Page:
From Hang Gliding Wiki
Jump to: navigation, search
So you have passed you H2 written test. Your instructor has signed you off, and sent you out into the world with your trusty steed. What now?

It is important to realize a H2 rating, and the training involved to obtain it, has not given you all of the skills you will ever need in your flying adventures. Continue your training for as long as you continue flying.

  • Find a mentor, or a group of pilots who will share what they know.
  • Listen and learn from the seasoned pilots in your club.
  • You can often find clinics available, many hosted by world-class pilots.
  • Put as much effort into learning after your H2, as you did obtaining your H2!

Training should not stop after you leave your instructor and the training hill behind. At this point you know, or understand the basic elements of hang gliding. There are many important skills you have yet to develop. For those familiar with the steps in obtaining a Private Pilot license from the FAA consider this analogy: The Novice (H2) rating is not the equivalent of a pilot's license. The HG counterpart to an FAA license is the Intermediate (H3) rating. The H2 is more closely aligned to the solo sign-off by an instructor. You are skilled enough to fly on your own under controlled conditions, but still need to learn more to be fully safe across the spectrum of sites and weather conditions.

  1. Thermaling
    • You may have thermaled at your training site, or maybe you haven't. You will soon begin to find out thermals are like snow flakes. No two thermals are alike. Some have sharp well defined edges and tops. Others are just kind of fade off into nothing. Your flying technique in each may need to differ.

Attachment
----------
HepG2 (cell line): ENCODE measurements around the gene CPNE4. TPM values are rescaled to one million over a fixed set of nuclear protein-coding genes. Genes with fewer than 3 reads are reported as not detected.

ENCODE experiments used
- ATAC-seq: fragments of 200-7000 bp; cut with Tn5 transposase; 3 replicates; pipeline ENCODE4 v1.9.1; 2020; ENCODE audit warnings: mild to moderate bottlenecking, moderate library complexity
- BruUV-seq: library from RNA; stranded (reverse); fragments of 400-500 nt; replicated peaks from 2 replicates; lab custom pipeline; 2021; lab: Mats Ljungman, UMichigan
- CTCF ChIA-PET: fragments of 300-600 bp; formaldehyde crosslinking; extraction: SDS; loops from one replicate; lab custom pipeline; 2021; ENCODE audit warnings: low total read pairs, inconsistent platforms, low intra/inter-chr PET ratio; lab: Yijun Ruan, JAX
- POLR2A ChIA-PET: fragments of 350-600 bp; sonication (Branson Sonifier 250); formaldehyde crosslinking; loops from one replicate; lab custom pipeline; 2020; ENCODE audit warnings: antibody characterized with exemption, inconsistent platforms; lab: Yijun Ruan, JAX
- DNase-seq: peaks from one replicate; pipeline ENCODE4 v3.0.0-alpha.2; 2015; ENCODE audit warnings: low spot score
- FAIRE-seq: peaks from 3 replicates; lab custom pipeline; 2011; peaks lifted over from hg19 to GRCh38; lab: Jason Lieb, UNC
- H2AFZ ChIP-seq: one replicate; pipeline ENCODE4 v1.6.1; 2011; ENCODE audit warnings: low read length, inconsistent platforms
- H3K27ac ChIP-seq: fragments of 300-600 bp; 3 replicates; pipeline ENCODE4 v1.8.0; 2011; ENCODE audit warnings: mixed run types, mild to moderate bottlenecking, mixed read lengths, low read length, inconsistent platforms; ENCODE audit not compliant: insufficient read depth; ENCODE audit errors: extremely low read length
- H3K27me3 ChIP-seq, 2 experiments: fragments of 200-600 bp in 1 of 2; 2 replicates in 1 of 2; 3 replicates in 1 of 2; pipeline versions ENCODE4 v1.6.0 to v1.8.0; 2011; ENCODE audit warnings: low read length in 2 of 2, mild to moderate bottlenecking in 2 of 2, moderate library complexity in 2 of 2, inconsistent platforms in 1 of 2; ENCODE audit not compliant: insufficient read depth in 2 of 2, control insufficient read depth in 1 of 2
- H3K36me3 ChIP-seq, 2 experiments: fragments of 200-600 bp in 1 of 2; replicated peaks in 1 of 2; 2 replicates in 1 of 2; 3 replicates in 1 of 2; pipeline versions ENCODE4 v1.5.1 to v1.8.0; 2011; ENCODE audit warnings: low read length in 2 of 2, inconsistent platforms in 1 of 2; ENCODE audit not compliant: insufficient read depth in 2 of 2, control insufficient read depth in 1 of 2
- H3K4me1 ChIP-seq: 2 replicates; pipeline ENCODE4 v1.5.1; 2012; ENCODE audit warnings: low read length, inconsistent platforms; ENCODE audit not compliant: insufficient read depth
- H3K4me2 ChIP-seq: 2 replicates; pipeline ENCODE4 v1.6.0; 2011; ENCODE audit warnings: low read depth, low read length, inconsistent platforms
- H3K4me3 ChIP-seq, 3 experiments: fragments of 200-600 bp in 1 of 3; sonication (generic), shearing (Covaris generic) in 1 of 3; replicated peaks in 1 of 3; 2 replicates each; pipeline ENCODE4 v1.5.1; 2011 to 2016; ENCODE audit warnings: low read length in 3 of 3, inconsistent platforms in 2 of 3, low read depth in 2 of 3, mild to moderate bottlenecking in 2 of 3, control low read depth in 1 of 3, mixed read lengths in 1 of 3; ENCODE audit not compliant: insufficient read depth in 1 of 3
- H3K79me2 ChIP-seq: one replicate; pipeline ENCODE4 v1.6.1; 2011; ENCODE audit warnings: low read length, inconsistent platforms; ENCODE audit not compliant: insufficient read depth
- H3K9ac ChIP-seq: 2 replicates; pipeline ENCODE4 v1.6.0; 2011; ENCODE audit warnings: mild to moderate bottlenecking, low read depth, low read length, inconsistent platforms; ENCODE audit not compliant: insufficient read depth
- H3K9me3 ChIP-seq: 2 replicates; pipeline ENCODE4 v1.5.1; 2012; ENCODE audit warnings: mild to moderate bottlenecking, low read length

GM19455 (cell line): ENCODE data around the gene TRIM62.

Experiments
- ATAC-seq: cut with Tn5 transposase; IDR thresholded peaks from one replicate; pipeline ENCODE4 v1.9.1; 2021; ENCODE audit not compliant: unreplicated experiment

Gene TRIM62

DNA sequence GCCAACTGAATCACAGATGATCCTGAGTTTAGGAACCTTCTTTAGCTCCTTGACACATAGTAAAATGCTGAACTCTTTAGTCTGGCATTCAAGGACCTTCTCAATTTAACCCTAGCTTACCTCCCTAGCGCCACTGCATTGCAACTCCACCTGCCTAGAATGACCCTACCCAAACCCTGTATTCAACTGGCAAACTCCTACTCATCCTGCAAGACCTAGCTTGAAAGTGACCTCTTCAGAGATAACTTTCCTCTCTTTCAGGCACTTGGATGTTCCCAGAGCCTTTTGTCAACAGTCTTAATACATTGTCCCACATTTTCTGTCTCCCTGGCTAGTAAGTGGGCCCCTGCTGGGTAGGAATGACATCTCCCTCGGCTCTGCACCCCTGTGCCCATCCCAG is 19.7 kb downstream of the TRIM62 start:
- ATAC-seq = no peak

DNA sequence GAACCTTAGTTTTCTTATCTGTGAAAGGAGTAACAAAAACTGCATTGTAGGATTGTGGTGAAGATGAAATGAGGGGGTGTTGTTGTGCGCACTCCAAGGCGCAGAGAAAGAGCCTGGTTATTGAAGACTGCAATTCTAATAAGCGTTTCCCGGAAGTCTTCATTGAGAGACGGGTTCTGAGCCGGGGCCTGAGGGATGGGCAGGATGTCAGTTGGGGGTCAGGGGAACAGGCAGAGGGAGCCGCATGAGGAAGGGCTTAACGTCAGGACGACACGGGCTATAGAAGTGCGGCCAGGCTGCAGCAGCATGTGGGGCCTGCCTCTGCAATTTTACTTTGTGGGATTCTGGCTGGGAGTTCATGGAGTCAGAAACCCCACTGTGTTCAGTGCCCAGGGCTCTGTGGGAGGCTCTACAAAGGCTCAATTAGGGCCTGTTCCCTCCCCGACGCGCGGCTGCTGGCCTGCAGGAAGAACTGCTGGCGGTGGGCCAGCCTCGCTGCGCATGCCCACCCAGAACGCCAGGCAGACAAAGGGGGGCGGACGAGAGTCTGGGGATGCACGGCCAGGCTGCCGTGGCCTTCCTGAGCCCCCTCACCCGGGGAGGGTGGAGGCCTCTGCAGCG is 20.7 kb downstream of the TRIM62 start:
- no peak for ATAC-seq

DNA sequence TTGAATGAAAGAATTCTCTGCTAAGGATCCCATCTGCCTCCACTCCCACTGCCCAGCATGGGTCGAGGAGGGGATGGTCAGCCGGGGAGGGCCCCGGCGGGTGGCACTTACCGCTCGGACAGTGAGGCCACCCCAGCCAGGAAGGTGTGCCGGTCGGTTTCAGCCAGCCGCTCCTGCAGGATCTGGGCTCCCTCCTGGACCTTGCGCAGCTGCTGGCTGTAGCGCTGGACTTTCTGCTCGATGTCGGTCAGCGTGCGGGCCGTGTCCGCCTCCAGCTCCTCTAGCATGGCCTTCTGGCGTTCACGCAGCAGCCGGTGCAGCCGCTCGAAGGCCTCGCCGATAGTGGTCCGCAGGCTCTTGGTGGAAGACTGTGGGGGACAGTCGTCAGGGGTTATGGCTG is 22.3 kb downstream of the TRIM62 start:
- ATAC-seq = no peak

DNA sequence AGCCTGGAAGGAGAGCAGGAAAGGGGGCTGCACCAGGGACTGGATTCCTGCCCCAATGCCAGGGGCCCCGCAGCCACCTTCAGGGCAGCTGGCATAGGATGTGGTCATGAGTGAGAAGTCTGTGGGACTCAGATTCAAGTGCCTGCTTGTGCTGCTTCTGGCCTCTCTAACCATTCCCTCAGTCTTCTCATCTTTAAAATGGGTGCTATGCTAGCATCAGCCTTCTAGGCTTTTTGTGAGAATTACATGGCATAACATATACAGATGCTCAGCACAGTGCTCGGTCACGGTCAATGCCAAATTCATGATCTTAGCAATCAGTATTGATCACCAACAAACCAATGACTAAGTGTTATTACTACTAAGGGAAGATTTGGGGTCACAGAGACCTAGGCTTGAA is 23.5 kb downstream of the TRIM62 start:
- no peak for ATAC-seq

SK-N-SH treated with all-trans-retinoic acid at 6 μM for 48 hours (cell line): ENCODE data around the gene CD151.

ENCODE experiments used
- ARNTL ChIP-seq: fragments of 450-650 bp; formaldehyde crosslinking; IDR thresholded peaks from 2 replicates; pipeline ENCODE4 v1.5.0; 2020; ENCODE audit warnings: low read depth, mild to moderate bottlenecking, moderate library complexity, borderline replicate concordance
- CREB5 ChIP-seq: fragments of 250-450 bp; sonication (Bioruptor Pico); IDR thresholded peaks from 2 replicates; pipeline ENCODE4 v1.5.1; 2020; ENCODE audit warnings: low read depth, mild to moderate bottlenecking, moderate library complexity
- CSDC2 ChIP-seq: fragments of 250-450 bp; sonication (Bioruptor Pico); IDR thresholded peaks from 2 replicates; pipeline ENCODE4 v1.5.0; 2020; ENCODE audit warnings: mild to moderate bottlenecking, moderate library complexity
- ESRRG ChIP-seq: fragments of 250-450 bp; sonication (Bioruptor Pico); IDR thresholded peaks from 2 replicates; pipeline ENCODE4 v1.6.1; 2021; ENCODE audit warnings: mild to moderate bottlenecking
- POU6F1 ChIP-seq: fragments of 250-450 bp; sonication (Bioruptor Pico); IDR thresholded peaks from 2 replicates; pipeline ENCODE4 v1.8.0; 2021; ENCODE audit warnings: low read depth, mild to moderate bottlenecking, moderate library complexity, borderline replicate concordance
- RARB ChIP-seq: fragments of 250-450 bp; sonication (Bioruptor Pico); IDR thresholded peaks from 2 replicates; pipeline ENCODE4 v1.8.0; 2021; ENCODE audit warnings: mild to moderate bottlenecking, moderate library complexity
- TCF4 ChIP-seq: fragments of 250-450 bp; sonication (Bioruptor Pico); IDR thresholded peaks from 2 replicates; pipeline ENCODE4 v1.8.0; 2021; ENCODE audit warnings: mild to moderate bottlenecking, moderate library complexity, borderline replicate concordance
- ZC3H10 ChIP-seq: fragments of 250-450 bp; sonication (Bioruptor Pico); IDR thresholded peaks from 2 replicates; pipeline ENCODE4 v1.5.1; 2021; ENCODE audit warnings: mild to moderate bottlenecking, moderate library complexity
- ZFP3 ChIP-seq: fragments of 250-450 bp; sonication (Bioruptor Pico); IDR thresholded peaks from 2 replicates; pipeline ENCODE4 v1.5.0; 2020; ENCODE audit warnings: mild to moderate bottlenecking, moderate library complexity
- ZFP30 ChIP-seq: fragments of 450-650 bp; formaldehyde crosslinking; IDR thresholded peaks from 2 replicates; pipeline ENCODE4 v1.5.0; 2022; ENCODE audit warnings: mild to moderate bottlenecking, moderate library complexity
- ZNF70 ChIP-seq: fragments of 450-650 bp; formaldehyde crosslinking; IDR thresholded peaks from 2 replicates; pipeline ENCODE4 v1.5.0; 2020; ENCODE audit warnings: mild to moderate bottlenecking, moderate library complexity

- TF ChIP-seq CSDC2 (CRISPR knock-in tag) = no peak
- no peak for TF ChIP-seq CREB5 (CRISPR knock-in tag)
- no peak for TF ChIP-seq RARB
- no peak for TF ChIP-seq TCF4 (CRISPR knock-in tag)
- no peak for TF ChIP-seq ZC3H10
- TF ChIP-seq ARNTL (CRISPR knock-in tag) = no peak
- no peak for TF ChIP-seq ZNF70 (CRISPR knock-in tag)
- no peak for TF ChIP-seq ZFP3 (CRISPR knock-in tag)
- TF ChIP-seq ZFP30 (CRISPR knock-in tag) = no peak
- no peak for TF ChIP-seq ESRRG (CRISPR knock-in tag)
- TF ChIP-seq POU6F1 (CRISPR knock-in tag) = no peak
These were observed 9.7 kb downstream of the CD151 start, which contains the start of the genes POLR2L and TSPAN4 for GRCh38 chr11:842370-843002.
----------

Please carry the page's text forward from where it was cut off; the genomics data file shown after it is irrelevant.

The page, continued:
• Finding a thermal is often luck, but you can improve your luck if you understand where to look.
    • Once you find the thermal, can you stay in it? Talking with experienced pilots can lead to understanding where you lost the thermal, and why you lost it.
  1. New sites.
    • You are familiar with your local site. How it operates, caution areas, ridge rules and flight line protocol. Where the house thermals tend to form, and where the house rotors set up. When traveling to a new site, always remember to seek the advice of a local pilot or advanced pilot.
    • Learning a new LZ, with unfamiliar approaches, and obstacles can be daunting. Using local resources or veteran pilots can be key to ending a flight safely. Walk the LZ and visualize your approach. Look for those obstacles
  1. Cross Country
    • Some pilots live for it, others are happy to boat around the site. Either way, at some point you may find yourself in the need to land somewhere other than the LZ. Do you know what to look for?
      • Is there a fencerow cutting across the field?
      • Are there power lines along your approach?
      • Are there drainage ditches running across a seemingly flat field?
      • Are you setting up on a downhill slope?
  1. Weather Forecasting
    • Don't rely on someone else to decide if you should go to launch. Learn to collect and interpret data for yourself. Learn about the hazards and dangers the weather can cause.
      • Is there a chance of thunderstorms forming that day?
      • Is the wind forecast to switch or increase, placing you in danger of being stranded with no place to land?

This is just a partial list of skills and knowledge you may need to learn. 
These topics may or may not be covered in detail during you flight training. 
Don't be afraid to ask another pilot any questions you may have.